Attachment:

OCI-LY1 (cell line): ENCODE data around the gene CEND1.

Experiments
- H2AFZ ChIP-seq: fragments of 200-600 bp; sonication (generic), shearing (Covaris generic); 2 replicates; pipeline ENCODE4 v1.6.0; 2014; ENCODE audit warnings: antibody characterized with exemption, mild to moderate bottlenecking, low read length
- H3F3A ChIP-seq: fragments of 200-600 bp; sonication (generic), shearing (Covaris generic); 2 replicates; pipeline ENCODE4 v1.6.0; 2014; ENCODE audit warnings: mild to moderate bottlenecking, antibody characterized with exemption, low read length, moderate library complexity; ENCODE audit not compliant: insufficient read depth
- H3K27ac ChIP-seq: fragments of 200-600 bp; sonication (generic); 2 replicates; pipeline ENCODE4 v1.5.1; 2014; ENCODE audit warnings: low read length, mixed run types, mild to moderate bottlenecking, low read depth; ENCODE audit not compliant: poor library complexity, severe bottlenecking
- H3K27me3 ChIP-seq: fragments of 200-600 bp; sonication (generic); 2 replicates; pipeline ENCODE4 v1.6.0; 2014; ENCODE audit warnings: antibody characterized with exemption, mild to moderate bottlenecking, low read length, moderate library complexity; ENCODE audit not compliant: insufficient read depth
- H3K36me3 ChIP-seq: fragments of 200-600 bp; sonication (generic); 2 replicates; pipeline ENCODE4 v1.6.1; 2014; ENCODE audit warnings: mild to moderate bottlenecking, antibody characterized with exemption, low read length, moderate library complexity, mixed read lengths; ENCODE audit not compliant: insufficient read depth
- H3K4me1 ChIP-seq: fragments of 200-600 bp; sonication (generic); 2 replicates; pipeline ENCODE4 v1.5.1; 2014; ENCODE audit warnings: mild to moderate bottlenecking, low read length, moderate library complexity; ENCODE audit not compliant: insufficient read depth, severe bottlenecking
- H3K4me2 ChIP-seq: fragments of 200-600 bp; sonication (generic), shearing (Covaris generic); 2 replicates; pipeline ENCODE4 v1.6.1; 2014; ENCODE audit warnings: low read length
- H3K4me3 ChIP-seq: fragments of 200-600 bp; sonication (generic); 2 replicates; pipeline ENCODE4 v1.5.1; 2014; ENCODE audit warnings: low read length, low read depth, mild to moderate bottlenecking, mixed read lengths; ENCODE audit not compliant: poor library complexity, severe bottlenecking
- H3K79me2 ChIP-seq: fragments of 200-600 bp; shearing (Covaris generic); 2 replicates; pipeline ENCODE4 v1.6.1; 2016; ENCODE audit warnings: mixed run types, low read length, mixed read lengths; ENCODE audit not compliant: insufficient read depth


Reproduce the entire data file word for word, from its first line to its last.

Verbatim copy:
OCI-LY1 (cell line): ENCODE data around the gene CEND1.

Experiments
- H2AFZ ChIP-seq: fragments of 200-600 bp; sonication (generic), shearing (Covaris generic); 2 replicates; pipeline ENCODE4 v1.6.0; 2014; ENCODE audit warnings: antibody characterized with exemption, mild to moderate bottlenecking, low read length
- H3F3A ChIP-seq: fragments of 200-600 bp; sonication (generic), shearing (Covaris generic); 2 replicates; pipeline ENCODE4 v1.6.0; 2014; ENCODE audit warnings: mild to moderate bottlenecking, antibody characterized with exemption, low read length, moderate library complexity; ENCODE audit not compliant: insufficient read depth
- H3K27ac ChIP-seq: fragments of 200-600 bp; sonication (generic); 2 replicates; pipeline ENCODE4 v1.5.1; 2014; ENCODE audit warnings: low read length, mixed run types, mild to moderate bottlenecking, low read depth; ENCODE audit not compliant: poor library complexity, severe bottlenecking
- H3K27me3 ChIP-seq: fragments of 200-600 bp; sonication (generic); 2 replicates; pipeline ENCODE4 v1.6.0; 2014; ENCODE audit warnings: antibody characterized with exemption, mild to moderate bottlenecking, low read length, moderate library complexity; ENCODE audit not compliant: insufficient read depth
- H3K36me3 ChIP-seq: fragments of 200-600 bp; sonication (generic); 2 replicates; pipeline ENCODE4 v1.6.1; 2014; ENCODE audit warnings: mild to moderate bottlenecking, antibody characterized with exemption, low read length, moderate library complexity, mixed read lengths; ENCODE audit not compliant: insufficient read depth
- H3K4me1 ChIP-seq: fragments of 200-600 bp; sonication (generic); 2 replicates; pipeline ENCODE4 v1.5.1; 2014; ENCODE audit warnings: mild to moderate bottlenecking, low read length, moderate library complexity; ENCODE audit not compliant: insufficient read depth, severe bottlenecking
- H3K4me2 ChIP-seq: fragments of 200-600 bp; sonication (generic), shearing (Covaris generic); 2 replicates; pipeline ENCODE4 v1.6.1; 2014; ENCODE audit warnings: low read length
- H3K4me3 ChIP-seq: fragments of 200-600 bp; sonication (generic); 2 replicates; pipeline ENCODE4 v1.5.1; 2014; ENCODE audit warnings: low read length, low read depth, mild to moderate bottlenecking, mixed read lengths; ENCODE audit not compliant: poor library complexity, severe bottlenecking
- H3K79me2 ChIP-seq: fragments of 200-600 bp; shearing (Covaris generic); 2 replicates; pipeline ENCODE4 v1.6.1; 2016; ENCODE audit warnings: mixed run types, low read length, mixed read lengths; ENCODE audit not compliant: insufficient read depth